Done properly, animal husbandry is much more labor efficient than plant-based agriculture in terms of calories and nutrition produced (Outside of IA. Of course it’s more labor efficient in terms of man-hours to have fossil fuels do all the work). I don’t know how many people have ever tried to completely feed themselves out of a garden, but gardening is long and hard work. Properly managed animals require a lot less time.

Conclusion

If you actually care about the planet, the thing to do is stop supporting the Industrial Agriculture system. This, however, is harder than it sounds. It pretty much means that you stop buying food in the grocery store. And since that’s where pretty much everyone gets their food, it’s a tall order.

However it’s easier and easier to support local, regenerative agriculture. There are CSA’s (community supported agriculture) all over the place, likely near you. Most metropolitan areas will also have access to a butcher that sources local, healthy meat.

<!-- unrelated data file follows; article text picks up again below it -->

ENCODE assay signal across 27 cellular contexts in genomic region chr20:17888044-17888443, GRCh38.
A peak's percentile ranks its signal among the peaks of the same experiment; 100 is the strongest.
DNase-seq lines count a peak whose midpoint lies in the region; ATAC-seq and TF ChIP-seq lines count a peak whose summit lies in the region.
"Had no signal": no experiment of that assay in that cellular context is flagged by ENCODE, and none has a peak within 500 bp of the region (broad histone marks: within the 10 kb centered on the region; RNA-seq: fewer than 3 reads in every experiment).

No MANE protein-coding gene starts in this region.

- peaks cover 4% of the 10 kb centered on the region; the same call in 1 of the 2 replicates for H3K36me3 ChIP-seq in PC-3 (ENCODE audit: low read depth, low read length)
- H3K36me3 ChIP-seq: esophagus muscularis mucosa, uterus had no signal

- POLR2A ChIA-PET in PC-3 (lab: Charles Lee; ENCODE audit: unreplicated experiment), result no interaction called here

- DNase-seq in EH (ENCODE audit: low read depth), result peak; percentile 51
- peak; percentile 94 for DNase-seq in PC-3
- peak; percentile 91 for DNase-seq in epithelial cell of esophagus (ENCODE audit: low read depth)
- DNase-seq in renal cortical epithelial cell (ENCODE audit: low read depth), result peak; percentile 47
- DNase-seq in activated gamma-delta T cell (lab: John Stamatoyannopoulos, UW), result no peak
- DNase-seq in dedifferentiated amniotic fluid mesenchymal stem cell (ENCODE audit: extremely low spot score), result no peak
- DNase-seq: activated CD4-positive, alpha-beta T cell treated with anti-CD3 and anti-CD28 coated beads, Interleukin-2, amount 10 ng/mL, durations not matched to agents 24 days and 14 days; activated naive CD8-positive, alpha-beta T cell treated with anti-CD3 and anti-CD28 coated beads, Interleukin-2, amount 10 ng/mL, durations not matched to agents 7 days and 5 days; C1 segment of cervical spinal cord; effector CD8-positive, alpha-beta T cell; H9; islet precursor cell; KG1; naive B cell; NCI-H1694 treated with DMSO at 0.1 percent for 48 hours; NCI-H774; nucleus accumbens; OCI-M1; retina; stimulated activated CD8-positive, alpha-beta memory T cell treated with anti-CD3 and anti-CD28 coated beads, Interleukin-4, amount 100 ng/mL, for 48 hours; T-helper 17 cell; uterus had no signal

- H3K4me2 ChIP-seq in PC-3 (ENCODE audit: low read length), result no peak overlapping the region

One way or another, at some point we will no longer use natural gas to fix nitrogen from the atmosphere. We might stop when we realize that burning fossil fuels is no longer tenable. At the very least we’ll stop when we run out of natural gas at some point in the future. By being dependent on a non-renewable resource, the Haber-Bosch process is by definition unsustainable. A sustainable agricultural system will need animals, especially cows, to maintain soil fertility.

Support holistic/regenerative local farmers!

Energy Price Tag

An idea for a new law: next to every normal price tag must be an “Energy Price Tag” that tells you how much energy was spent to get that item/service to where it is – in other words its cost in terms of energy.

First, a brief digression into what I mean by energy. In this post when I refer to energy I will mean in the physical sense, i.e. as defined by science/physics. Energy is the ability to do work. There are a large number of units that all measure energy. The SI unit for energy is the joule. Energy is also given in terms of: BTUs, kWh, calories, and other units.

Why would we want to do this?